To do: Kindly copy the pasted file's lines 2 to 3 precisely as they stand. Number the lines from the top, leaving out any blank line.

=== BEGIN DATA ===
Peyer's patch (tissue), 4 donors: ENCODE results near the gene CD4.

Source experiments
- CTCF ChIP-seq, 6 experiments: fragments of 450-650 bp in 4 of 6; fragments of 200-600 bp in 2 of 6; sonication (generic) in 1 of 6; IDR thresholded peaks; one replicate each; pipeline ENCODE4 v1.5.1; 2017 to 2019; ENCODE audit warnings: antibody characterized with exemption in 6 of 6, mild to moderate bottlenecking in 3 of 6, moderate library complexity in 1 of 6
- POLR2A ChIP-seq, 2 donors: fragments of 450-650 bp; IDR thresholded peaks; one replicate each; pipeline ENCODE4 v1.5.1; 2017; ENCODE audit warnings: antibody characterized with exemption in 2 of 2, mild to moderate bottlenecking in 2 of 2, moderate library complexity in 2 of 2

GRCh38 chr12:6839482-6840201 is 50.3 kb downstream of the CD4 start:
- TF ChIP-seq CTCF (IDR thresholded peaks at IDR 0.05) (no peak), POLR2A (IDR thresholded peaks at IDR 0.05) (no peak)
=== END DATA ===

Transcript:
Source experiments
- CTCF ChIP-seq, 6 experiments: fragments of 450-650 bp in 4 of 6; fragments of 200-600 bp in 2 of 6; sonication (generic) in 1 of 6; IDR thresholded peaks; one replicate each; pipeline ENCODE4 v1.5.1; 2017 to 2019; ENCODE audit warnings: antibody characterized with exemption in 6 of 6, mild to moderate bottlenecking in 3 of 6, moderate library complexity in 1 of 6